My literary week (6), this and that
Life is a bit busy at present, but I am still reading – this and that, here and there, as you do!
First, there’s politics
I’m not a political blogger so I don’t want to focus too much on politics, but I did enjoy some of the signs carried by people attending the various women’s marches held around the world last weekend. Librarian-trained me, for example, loved “Librarians for Facts”. And “We shall overcomb” appealed to baby-boomer, not to mention wordplay-lover, me. But my favourite of all was “I know signs/I make the best signs/They’re terrific/Everyone agrees”. That one’s so clever it made me laugh … or would have if it weren’t so serious.
And, talking about clever commentary, here’s one I found in the latest issue of the Jane Austen Society of Australia’s members’ magazine, Chronicle. Scattered through the magazine are what they call “Austen citings”. I loved this one from a letter in the Sydney Morning Herald back on 29 June 2016:
To explain Brexit in literary terms: 48 per cent of Britons voted for Sense and sensibility while 52% voted for Pride and prejudice. (John Bailey, Canterbury)
And that’s all I’ll say about politics because I reckon you either have to say a lot or not much … so let’s leave it at the latter.
Except, there is one issue closer to home I should mention given today is Australia Day, now also known as Invasion Day or Survival Day. It’s becoming increasingly uncomfortable for many of us to celebrate a day that is the anniversary of the beginning of our dispossession of Australia’s original peoples. Calls are being made for it to be celebrated on a different day. Would that be so hard I wonder, particularly if it would help heal wounds? There are other meaningful days that could be chosen. Daughter Gums shared a link on Facebook promoting one idea – and here again you’ll see my enjoyment of wordplay – because the date is “May 8”, as in “maaaate”! Hmmm, only trouble is that this one could be seen to disenfranchise women, but it still made me laugh. For a useful broad history of “the day” you can read historian Kate Darian-Smith at The Conversation.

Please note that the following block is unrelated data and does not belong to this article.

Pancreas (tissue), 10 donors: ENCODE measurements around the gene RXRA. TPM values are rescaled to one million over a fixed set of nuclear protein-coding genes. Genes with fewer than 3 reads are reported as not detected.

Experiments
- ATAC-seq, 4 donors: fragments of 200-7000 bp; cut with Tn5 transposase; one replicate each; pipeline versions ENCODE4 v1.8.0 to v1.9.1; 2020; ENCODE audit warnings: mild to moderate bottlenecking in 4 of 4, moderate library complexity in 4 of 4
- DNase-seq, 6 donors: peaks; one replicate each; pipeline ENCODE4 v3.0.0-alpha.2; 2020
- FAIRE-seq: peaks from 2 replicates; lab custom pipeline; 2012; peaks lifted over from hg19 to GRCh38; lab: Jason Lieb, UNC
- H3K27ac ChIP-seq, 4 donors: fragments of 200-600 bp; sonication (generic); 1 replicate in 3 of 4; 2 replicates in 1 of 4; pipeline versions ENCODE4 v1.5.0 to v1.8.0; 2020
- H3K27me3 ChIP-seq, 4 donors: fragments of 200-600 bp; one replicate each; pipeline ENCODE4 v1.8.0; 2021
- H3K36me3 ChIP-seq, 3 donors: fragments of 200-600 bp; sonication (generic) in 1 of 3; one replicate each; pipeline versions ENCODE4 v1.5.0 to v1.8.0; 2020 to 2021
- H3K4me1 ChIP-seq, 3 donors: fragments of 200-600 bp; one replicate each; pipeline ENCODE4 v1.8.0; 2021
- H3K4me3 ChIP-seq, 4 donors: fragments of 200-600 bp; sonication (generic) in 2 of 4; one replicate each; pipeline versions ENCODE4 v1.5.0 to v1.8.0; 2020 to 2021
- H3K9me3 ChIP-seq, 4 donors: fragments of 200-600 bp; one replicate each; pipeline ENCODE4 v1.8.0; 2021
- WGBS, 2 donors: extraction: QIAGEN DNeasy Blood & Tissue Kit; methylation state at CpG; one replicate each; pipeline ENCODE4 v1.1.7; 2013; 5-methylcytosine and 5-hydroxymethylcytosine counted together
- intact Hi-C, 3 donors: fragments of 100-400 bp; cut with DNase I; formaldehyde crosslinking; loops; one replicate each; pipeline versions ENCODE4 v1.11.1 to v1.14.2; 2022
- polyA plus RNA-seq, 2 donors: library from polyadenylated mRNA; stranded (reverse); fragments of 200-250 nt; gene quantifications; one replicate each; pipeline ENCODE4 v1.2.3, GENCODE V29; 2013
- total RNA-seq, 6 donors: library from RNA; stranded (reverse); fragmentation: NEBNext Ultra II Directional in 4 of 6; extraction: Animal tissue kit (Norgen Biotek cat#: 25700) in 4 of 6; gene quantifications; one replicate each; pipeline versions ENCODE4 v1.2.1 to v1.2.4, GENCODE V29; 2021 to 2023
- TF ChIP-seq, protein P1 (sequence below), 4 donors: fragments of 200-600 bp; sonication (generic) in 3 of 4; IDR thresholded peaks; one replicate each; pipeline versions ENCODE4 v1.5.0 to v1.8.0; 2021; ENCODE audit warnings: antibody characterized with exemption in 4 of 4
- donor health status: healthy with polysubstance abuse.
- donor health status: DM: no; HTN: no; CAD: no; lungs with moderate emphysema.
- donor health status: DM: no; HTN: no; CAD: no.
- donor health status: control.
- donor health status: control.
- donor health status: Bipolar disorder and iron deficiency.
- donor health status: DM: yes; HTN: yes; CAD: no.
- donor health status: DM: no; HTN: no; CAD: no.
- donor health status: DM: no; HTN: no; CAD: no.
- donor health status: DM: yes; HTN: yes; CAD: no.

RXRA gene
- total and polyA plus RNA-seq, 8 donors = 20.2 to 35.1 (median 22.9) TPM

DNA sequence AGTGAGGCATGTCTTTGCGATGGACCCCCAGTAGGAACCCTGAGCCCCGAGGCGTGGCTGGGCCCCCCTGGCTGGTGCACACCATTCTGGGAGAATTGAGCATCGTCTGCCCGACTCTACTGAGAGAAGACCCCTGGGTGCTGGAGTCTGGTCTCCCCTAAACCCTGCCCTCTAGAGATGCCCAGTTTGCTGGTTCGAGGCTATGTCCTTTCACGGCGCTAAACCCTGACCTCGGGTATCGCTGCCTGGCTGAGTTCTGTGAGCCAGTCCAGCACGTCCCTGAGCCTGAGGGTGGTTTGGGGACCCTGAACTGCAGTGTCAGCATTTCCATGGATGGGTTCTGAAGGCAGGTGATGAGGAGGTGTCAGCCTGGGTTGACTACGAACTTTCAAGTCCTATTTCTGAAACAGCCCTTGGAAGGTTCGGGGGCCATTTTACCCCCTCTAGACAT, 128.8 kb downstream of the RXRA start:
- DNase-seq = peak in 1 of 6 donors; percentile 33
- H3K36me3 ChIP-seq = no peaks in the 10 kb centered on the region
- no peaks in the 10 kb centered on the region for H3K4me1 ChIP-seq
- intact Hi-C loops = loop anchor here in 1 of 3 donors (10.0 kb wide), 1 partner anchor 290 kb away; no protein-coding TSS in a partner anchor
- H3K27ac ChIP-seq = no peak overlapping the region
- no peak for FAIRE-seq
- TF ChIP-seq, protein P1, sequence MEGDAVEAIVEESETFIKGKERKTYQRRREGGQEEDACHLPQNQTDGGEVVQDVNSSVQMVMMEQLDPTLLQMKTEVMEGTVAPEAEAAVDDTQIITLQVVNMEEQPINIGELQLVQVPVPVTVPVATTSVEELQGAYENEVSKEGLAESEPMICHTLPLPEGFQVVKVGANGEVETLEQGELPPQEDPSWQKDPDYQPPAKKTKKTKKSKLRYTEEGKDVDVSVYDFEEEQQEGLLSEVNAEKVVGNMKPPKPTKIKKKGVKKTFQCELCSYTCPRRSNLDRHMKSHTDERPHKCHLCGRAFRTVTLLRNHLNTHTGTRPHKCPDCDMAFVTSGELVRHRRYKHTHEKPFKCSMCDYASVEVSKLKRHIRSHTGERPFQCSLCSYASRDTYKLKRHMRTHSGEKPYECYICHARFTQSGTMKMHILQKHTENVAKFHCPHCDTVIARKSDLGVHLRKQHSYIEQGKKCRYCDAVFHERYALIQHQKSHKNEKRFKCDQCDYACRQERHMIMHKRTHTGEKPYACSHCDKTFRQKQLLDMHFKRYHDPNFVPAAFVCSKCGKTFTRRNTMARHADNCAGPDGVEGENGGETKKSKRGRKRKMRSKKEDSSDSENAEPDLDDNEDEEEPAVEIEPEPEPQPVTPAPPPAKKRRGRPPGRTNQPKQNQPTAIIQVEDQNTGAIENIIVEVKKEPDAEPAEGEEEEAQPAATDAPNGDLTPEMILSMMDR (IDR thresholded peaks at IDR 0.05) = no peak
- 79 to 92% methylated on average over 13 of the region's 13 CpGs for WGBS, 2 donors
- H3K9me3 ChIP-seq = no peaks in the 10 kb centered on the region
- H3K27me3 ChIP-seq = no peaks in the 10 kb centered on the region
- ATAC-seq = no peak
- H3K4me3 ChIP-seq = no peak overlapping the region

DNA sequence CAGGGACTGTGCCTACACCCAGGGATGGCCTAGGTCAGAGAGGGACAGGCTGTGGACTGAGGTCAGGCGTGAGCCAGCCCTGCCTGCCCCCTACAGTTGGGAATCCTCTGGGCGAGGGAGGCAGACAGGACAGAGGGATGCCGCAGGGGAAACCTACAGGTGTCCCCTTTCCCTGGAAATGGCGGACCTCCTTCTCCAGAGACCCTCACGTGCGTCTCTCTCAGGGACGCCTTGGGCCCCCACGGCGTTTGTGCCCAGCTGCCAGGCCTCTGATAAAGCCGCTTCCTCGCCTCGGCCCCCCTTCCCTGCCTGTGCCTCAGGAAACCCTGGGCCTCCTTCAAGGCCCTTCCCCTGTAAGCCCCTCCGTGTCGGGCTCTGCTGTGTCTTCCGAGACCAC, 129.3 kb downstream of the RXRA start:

The Australian Womens Writers (AWW) Challenge has a new Facebook Page titled Love Reading Books by Aussie Women, and I visited it a few times last week. All sorts of discussions were happening, from people announcing their latest AWW read to convenor Elizabeth posing questions like what we’d like to ask authors of a new book coming out. She is preparing to interview, for our website, a new bunch of authors. Quite coincidentally, American blogger Stefanie (So Many Books) made a comment about this on a recent post titled “Where do you get your ideas?” She believes that authors don’t like to be asked this question, but I’m not so sure. So, while we’re here, let me ask you what you’d like to ask authors.
Many moons ago, before we were married, Canberra-based Mr Gums and I went to the wedding in Adelaide of a good friend of his. Later, that friend (and his wife) moved even further away – to Perth on other side of the continent, in fact. We have stayed in contact through our Christmas letters, and now, with improved technology, Mr Gums and his friend occasionally Skype. Somewhere along the way, this friend also discovered my blog and has started commenting on it because, like all of us here, he’s a keen reader. Unfortunately, he has been coping for some years with a chronic health condition which will require him to go under the knife again tomorrow. So, this is a big shout-out to NeilAtKallaroo, who, commenting the other day from his hospital bed, wrote “thank heavens for wifi and tablets”. Hallelujah to that. As I say to my less technologically-keen peers, do try to keep up with communications technology. It is likely to be a godsend one of these days. Meanwhile, all the best, Neil, for tomorrow.
And of course there have been books
It’s very unlike me, because I don’t like having my attention split too many ways, but I’m currently reading three books – my next reading group book, which is a biography of Freya Stark, and two review books from publishers, one of which is the anthology Rebellious daughters and the other a cheeky offering from local independent publisher, Finlay Lloyd. One day, in the not too distant future, you’ll see reviews for these!
So, you see, while I haven’t completed a book/book review for several days, my life hasn’t been devoid of literary content. A life without literary content would not be a life worth living, nest-ce pas?
How has your week gone, literarily (ha!) speaking?